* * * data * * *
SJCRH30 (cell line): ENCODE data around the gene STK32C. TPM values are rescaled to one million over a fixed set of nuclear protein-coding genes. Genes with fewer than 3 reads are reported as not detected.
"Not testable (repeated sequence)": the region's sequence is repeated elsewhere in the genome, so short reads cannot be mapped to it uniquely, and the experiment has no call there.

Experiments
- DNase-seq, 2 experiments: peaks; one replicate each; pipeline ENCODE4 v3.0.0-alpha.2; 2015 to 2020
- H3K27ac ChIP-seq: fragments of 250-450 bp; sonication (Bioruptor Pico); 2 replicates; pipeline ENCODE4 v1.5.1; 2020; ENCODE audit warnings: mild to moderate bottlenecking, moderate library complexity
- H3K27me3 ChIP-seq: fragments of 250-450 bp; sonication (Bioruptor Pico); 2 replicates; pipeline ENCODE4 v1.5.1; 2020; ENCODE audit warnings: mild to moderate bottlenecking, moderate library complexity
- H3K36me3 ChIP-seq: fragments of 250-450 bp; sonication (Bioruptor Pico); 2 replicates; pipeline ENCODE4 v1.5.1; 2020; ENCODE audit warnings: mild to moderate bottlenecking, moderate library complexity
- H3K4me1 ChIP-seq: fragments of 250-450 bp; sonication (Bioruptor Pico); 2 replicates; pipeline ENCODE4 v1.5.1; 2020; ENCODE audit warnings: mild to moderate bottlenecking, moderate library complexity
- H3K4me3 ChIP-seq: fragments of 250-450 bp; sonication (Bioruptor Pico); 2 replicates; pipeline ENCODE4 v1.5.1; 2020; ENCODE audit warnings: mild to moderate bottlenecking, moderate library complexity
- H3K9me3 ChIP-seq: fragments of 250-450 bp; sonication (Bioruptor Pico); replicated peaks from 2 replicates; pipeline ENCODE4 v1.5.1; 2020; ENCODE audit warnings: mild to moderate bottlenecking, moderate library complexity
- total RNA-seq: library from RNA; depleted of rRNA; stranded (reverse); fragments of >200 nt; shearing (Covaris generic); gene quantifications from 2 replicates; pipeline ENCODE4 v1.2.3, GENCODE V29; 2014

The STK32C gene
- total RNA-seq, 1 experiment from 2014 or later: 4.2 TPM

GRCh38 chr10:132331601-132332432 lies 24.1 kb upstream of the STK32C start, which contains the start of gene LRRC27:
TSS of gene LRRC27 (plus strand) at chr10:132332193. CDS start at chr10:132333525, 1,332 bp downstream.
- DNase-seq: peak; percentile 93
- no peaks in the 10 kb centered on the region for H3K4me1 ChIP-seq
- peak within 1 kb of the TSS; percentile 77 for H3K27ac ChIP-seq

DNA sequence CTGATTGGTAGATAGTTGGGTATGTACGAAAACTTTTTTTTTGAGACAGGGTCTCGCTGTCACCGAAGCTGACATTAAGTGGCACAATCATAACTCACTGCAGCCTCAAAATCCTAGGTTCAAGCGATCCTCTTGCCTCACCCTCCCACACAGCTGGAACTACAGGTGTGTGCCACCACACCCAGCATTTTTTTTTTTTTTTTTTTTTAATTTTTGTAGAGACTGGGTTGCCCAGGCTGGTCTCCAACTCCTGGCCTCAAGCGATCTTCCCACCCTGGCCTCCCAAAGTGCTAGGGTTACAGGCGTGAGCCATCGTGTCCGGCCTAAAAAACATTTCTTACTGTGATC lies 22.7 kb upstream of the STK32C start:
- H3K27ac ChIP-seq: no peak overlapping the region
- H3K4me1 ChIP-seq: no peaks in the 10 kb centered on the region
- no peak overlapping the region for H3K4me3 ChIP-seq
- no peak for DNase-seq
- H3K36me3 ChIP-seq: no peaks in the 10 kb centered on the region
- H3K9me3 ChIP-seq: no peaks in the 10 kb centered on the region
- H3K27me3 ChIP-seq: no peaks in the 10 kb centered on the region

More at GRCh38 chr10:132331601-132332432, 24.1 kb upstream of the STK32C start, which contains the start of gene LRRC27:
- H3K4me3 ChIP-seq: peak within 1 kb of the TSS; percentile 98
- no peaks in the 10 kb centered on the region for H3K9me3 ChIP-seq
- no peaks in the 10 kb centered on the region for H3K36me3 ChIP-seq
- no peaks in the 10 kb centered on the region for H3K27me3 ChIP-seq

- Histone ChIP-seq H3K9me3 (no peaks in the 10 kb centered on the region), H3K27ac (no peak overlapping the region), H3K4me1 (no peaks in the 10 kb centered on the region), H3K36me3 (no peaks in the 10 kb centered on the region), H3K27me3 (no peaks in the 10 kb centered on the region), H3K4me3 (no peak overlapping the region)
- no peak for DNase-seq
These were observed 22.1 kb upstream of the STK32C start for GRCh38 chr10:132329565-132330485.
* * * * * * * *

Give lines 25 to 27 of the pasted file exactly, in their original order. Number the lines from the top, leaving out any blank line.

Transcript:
- H3K9me3 ChIP-seq: no peaks in the 10 kb centered on the region
- H3K27me3 ChIP-seq: no peaks in the 10 kb centered on the region

More at GRCh38 chr10:132331601-132332432, 24.1 kb upstream of the STK32C start, which contains the start of gene LRRC27: